The rally cars’ livery takes design inspiration from the new F-TYPE Chequered Flag Limited Edition, which will be available in South Africa from April 2019. Pricing will be announced closer to the time.
It's hot. It's a hatchling from KIA
KIA and GT are not often words you find in the same sentence but nothing is impossible in the modern motoring world. After all, who really thought Porsche would make diesel-powered SUVs?
KIA hasn’t been shy about venturing out, and we rather like this effort – their second stab at a Ceed GT - unveiled at the Paris Show at the beginning of October.
It’s powered by a 150kW/265Nm 1.6 turbopetrol and is available with a pukka seven-speed double clutch transmission, though a six-speed manual is standard fare.
The most interesting bit is that KIA says they had a six-month programme to fine-tune (our italics) the ride and handling in addition to the normal R&D that goes into a new model. From that (we assume) came a number of decisions regarding suspension set-up and what electronic driving aids to integrate. It also has faster steering response – which is unusual and few brands go to this length.
Racy bits include standard 18-inch wheels housing larger brakes and a number of details to make it stand out from ordinary Ceeds. The same applies inside: witness a black roofliner, D-shaped steering wheel, aluminium driver pedals and special seats. Sounds like a car to keep the traditional hot hatch brigade on their toes.
Toyota talks Gazoo
Gazoo…sounds like the name of a techno music band from the 1980s or an App you use for advice on how to grow you own weed hydroponically.
You wouldn’t intuitively connect it to motorsport, or to brand like Toyota, traditionally hyper-conservative in almost everything they do. Unusually, and courageously, Toyota’s local PR people used this very Jeremy Clarkson quote in a recent press release: “Whenever I’m suffering from insomnia, I just look at a picture of a Toyota Camry and I’m straight off.”
Yet when they create a sub-brand the approach changes somewhat, and Gazoo – or Gazoo Racing to be specific – is the banner under which their motorsport operates. So, for the record, Gazoo Racing is Toyota competing on a global motorsport stage and leverage technologies and learnings from this ‘arena’ to develop cutting edge production vehicles.
Ahhh…the crossover…motorsport improves the breed.
Toyota Gazoo Racing currently competes in the World Rally Championship (WRC) and World Endurance Challenge (WEC) series – two top-tier global motorsport disciplines. The recent Le Mans 24 hours win and double-podium Finland WRC finishes bear testament to this. The locally developed Dakar-competing race Hilux has forged a rock solid reputation for Hilux and this in turn has filtered down to the bread-and-butter models, some of which now proudly wear the Gazoo Racing Dakar moniker.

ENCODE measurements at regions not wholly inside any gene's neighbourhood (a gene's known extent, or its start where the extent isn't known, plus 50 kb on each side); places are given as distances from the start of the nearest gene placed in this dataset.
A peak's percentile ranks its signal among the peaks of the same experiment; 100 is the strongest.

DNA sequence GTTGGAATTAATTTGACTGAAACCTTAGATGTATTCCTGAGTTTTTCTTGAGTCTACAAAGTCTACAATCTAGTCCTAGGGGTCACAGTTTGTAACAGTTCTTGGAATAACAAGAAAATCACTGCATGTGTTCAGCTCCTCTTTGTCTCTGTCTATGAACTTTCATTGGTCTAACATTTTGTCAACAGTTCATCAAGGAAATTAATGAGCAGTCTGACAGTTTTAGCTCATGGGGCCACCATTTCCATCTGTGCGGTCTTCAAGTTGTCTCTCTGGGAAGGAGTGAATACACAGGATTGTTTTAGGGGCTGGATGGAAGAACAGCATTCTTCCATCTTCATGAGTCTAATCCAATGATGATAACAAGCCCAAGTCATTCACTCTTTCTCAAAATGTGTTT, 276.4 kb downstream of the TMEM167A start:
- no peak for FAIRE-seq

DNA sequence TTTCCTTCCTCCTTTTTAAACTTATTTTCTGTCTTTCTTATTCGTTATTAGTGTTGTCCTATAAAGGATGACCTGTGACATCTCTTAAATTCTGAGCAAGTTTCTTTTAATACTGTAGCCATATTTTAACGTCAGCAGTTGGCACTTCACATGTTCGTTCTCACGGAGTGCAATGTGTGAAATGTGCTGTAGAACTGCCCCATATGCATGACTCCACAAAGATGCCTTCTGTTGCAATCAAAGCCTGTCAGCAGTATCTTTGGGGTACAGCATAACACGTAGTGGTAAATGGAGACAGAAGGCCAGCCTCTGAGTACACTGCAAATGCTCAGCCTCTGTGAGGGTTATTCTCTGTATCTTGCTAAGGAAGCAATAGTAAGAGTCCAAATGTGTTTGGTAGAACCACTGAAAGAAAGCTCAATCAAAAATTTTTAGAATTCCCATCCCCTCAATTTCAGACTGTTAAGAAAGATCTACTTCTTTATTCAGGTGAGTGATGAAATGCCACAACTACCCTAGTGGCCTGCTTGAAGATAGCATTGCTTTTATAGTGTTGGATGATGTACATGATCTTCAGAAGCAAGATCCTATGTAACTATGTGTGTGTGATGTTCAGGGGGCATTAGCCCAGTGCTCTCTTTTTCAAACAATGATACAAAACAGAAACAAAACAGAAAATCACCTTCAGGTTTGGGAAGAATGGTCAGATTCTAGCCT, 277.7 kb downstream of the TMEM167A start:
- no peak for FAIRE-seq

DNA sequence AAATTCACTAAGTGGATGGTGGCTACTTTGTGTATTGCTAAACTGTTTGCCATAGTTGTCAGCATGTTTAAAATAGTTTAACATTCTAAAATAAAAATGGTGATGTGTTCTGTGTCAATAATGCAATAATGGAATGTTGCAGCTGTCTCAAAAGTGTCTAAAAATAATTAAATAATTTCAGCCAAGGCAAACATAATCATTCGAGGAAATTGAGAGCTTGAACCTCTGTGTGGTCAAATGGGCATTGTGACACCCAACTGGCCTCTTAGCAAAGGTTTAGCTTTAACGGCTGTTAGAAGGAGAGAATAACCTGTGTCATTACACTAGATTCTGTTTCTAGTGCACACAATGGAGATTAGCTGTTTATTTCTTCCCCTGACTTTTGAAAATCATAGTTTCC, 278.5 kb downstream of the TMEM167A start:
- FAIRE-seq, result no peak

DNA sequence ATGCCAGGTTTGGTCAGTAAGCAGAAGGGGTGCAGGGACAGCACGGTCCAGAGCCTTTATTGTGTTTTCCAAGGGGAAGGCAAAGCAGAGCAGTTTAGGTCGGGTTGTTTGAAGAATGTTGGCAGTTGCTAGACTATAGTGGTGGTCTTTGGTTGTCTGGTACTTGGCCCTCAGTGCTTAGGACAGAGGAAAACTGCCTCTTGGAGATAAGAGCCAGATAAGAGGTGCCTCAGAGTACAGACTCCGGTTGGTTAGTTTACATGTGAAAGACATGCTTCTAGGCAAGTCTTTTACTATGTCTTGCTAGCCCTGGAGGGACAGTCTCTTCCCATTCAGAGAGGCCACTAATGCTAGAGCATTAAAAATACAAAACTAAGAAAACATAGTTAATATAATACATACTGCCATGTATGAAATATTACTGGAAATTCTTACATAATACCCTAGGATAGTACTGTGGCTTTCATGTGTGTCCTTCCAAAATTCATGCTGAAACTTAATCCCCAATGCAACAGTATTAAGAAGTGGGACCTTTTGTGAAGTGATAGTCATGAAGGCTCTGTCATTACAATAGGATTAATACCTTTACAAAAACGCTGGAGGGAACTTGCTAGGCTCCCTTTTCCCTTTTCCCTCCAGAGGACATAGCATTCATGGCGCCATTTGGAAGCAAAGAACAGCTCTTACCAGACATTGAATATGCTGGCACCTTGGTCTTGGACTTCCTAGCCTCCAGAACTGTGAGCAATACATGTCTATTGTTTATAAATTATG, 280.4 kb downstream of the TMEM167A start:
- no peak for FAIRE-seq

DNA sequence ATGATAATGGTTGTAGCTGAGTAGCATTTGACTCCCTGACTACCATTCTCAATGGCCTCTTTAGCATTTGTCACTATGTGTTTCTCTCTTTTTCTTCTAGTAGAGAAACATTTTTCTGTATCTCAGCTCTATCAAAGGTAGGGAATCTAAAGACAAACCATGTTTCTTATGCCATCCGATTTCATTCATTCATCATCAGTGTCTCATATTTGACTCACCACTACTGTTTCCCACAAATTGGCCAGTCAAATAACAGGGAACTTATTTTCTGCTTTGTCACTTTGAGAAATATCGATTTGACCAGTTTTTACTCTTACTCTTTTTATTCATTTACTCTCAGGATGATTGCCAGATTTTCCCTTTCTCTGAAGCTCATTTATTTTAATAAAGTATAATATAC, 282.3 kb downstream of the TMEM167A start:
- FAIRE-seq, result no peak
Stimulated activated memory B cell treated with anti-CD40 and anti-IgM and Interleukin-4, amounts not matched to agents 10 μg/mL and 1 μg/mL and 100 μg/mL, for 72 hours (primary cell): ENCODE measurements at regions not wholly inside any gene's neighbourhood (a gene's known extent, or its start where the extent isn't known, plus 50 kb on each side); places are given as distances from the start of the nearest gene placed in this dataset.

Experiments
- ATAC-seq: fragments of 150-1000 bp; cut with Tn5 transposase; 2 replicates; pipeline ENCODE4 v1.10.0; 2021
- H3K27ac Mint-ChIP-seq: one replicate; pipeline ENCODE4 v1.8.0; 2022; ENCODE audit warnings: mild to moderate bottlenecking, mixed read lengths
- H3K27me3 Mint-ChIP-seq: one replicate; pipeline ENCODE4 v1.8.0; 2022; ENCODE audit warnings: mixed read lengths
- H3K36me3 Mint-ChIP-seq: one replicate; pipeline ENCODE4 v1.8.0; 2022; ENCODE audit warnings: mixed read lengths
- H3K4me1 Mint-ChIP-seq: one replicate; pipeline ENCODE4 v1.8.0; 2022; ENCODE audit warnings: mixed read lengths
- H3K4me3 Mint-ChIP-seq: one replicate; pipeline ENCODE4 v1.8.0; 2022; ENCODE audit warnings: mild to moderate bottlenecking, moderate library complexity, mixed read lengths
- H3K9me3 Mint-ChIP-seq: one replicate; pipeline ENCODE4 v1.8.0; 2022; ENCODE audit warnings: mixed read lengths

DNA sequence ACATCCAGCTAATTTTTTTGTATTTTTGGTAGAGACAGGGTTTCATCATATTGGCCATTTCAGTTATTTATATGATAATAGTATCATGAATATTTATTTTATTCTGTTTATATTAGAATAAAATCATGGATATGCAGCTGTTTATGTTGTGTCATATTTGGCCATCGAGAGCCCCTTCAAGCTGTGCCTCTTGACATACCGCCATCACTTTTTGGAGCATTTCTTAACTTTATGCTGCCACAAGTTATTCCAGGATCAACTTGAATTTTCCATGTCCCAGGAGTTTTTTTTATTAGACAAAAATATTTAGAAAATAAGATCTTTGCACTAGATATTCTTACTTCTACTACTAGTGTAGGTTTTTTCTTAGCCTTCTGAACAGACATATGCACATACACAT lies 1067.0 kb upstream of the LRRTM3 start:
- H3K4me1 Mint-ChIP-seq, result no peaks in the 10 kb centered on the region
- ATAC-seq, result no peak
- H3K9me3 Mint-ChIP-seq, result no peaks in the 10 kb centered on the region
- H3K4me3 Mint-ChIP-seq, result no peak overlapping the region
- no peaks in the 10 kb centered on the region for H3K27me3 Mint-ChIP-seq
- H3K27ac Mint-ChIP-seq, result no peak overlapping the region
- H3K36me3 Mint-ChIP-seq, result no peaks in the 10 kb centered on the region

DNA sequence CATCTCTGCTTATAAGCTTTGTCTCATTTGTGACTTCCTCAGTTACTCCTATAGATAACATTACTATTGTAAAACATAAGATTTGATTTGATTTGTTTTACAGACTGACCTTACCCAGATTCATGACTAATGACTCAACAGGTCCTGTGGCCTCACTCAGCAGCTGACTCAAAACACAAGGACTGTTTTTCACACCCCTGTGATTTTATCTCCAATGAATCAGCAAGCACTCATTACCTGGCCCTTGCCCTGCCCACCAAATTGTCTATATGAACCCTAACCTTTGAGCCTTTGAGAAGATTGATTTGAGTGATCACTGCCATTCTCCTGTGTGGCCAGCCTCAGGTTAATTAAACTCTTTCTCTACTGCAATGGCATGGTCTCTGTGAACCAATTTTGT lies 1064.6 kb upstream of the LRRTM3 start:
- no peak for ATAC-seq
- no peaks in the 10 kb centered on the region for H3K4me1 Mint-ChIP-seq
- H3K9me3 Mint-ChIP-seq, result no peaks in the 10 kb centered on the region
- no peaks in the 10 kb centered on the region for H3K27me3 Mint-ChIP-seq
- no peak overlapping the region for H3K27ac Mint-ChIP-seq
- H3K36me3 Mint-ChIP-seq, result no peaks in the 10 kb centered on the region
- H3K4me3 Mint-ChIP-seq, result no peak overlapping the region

‘GR’ is set to evolve into the ‘defacto’ Toyota-performance brand spawning a multi-tiered product strategy. The intention is to establish Gazoo Racing (GR) as the ‘AMG’ or ‘M’ of Toyota. The GR-brand will be developed to include and signify different levels of performance – catering to the needs of a wide target audience. And it is worth remembering that in the past there hasn’t been a complete dearth of performance-orientated Toyotas even if they have sometimes been few and far between.
Names such as AE86 aka ‘Hachi Roku’, Celica, MR2, RSi, Sprinter, Supra and TRD conjure up feelings of admiration and passion. In the tuner world, engine codes such as 4AGE, 3SGTE and 2JZ are still revered to this day and utilised in many forms of motorsport.
Being savvy marketers, Toyota teased local consumers recently with the Yaris GRMN, a car which they say has been reworked and infused with WRC-sourced DNA. A group of journos drove it and they were pretty unanimous: bring it on!
lightweight 17-inch wheels, larger brakes, central oval tailpipe and a bespoke exterior finish. Under the bonnet is a 1.8-litre engine, tuned to produce 156 kW at a hearty 6 800 rpm and benefiting from a supercharger, a feature unique among B-segment performance hatchbacks.
Driving the front wheels through a six-speed manual transmission, the engine enables a 0-100 km/h acceleration time of around 6.3 seconds; top speed is electronically limited to 230 km/h.
The car weighs a surprisingly modest 1135kg prompting Toyota to claim the best power-to-weight ratio in its class.
Tyres, suspension, steering and drivetrain all get the treatment, so its lowered, has a limited slip differential and the brakes are upgraded. 205/45R17 tyres, say Toyota, contribute to the car’s very precise steering feel. Take a look at the technical specifications: Toyota has even listed the spring rates and anti-roll bar diameters…numbers it can take years to dig up on other brands!
All of this in a Yaris three-door shell, sporting all the styling cues you’d expect and a special paint finish.
With only 400 made, you’d have to go to Europe to see one in a showroom. But as a compass showing the direction in which Toyota’s needle is pointing, it is pretty exciting. You can learn more about GR here: https://toyotagazooracing.com
Coming soon: the VBOX Touch! The ultimate all-in-one testing solution.
Want to make a start on the track but you don't have a race car? Then rather look at something like the BMW Club's Time Trials. Find out more here: http://www.bmwclub.co.za. Also consider the Pursuit series, which is part of Historic Racing South Africa. https://www.historicracing.co.za/historic-pursuit-racing/